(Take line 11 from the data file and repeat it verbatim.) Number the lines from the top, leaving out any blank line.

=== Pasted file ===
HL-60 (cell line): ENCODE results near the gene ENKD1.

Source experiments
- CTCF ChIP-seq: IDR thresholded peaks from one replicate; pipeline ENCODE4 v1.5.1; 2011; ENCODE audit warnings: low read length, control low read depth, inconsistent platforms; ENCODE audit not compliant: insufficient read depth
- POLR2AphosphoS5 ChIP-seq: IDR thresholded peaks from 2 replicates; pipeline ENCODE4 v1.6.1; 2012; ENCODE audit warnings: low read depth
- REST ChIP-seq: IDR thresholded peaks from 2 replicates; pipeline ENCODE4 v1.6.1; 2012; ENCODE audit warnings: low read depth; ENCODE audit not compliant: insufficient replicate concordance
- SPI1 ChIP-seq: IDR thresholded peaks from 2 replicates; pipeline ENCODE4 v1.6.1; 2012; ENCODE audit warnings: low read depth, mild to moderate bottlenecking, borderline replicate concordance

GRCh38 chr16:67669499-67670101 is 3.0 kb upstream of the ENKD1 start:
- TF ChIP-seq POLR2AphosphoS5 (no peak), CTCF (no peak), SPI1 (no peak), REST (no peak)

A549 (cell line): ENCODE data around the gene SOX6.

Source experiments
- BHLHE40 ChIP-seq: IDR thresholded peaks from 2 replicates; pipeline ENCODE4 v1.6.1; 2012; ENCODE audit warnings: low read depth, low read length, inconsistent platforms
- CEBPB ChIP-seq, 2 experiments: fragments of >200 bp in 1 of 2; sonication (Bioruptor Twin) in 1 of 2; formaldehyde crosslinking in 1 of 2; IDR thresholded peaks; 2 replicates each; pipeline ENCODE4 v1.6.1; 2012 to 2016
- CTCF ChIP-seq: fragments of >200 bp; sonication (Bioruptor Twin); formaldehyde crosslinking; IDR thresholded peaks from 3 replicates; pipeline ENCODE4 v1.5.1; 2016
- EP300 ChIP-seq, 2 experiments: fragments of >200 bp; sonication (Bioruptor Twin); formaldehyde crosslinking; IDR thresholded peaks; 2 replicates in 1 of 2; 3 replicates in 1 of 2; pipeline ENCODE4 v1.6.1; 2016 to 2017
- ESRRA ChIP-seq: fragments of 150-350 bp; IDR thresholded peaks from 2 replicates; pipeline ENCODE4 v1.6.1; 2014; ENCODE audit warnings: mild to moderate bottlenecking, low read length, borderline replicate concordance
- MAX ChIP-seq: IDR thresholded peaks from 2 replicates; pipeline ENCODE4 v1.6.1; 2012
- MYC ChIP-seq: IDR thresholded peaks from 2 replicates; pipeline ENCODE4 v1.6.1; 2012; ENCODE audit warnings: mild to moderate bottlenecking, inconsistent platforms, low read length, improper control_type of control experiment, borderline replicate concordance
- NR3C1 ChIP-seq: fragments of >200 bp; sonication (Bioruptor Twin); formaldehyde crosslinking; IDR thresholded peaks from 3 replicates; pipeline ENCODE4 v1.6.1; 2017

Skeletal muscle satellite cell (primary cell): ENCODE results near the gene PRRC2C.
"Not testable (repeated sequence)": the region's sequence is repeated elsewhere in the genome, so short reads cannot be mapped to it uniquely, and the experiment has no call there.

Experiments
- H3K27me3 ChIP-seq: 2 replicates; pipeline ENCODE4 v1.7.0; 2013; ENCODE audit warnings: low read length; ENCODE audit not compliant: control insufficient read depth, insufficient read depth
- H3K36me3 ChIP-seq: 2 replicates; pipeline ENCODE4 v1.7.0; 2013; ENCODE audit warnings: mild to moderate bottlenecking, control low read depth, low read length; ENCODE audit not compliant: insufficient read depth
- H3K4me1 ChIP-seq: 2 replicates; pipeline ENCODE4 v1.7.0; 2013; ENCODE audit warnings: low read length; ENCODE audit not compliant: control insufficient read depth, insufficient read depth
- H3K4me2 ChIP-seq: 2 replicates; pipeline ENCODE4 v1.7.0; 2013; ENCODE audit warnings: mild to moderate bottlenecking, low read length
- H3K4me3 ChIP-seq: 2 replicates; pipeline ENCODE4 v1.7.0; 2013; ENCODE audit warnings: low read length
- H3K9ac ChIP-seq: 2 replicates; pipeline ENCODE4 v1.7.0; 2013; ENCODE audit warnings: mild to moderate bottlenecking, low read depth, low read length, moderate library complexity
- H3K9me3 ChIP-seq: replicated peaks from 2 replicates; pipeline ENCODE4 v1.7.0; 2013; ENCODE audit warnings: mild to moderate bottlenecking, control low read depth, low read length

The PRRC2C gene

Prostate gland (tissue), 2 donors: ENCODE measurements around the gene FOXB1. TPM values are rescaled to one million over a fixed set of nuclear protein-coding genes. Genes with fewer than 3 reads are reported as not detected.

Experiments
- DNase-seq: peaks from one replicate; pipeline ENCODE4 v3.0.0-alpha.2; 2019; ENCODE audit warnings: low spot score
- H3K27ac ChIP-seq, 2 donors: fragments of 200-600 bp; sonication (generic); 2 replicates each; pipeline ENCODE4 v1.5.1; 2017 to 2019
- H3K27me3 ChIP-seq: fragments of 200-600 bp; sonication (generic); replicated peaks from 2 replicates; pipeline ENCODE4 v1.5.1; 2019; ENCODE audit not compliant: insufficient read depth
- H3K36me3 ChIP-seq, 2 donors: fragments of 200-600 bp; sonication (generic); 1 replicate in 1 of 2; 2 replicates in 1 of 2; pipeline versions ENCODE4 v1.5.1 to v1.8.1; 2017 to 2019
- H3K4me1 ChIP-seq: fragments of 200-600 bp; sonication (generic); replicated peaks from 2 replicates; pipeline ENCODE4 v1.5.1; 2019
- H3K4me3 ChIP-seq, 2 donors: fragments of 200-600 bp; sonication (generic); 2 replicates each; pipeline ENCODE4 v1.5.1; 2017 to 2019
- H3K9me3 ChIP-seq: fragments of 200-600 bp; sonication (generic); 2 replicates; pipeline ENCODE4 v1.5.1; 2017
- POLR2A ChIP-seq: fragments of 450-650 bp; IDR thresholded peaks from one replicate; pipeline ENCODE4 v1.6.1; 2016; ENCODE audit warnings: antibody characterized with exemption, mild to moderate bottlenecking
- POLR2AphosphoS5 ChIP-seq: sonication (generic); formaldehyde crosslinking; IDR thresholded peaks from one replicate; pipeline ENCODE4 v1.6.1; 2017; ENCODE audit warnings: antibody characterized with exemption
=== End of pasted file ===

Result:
- BHLHE40 ChIP-seq: IDR thresholded peaks from 2 replicates; pipeline ENCODE4 v1.6.1; 2012; ENCODE audit warnings: low read depth, low read length, inconsistent platforms